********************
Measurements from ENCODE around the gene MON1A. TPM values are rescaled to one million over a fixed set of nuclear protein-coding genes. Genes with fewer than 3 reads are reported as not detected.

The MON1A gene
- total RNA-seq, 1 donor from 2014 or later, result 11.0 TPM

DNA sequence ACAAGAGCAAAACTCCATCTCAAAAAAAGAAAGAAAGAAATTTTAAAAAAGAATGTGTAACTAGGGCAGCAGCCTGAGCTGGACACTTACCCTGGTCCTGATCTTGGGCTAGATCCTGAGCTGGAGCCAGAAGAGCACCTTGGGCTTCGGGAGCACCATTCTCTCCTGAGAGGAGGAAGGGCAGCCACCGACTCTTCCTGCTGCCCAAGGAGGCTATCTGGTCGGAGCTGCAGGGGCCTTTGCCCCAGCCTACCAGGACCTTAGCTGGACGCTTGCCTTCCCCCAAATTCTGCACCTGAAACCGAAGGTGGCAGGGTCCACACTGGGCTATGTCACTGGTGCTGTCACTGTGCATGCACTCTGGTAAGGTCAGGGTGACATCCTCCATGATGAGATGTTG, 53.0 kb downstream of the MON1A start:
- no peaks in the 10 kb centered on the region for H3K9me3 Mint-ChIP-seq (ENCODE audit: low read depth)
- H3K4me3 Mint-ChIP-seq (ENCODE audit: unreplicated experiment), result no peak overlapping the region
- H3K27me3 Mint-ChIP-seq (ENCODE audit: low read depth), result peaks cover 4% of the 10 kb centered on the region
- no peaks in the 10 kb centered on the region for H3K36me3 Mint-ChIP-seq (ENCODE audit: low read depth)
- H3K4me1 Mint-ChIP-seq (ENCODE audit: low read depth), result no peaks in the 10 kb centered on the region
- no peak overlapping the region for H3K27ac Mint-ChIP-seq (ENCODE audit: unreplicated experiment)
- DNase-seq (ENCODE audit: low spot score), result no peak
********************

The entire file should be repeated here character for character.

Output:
Measurements from ENCODE around the gene MON1A. TPM values are rescaled to one million over a fixed set of nuclear protein-coding genes. Genes with fewer than 3 reads are reported as not detected.

The MON1A gene
- total RNA-seq, 1 donor from 2014 or later, result 11.0 TPM

DNA sequence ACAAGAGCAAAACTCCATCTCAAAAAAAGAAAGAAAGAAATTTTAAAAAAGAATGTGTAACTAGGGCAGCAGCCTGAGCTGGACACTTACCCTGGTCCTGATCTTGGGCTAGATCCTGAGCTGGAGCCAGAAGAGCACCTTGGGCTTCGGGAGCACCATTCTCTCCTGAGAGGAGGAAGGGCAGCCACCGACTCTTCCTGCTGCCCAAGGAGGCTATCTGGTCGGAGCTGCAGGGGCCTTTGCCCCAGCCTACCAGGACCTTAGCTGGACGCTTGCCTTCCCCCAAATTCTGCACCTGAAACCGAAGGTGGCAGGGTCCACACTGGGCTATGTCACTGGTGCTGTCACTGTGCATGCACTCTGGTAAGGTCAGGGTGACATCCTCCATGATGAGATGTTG, 53.0 kb downstream of the MON1A start:
- no peaks in the 10 kb centered on the region for H3K9me3 Mint-ChIP-seq (ENCODE audit: low read depth)
- H3K4me3 Mint-ChIP-seq (ENCODE audit: unreplicated experiment), result no peak overlapping the region
- H3K27me3 Mint-ChIP-seq (ENCODE audit: low read depth), result peaks cover 4% of the 10 kb centered on the region
- no peaks in the 10 kb centered on the region for H3K36me3 Mint-ChIP-seq (ENCODE audit: low read depth)
- H3K4me1 Mint-ChIP-seq (ENCODE audit: low read depth), result no peaks in the 10 kb centered on the region
- no peak overlapping the region for H3K27ac Mint-ChIP-seq (ENCODE audit: unreplicated experiment)
- DNase-seq (ENCODE audit: low spot score), result no peak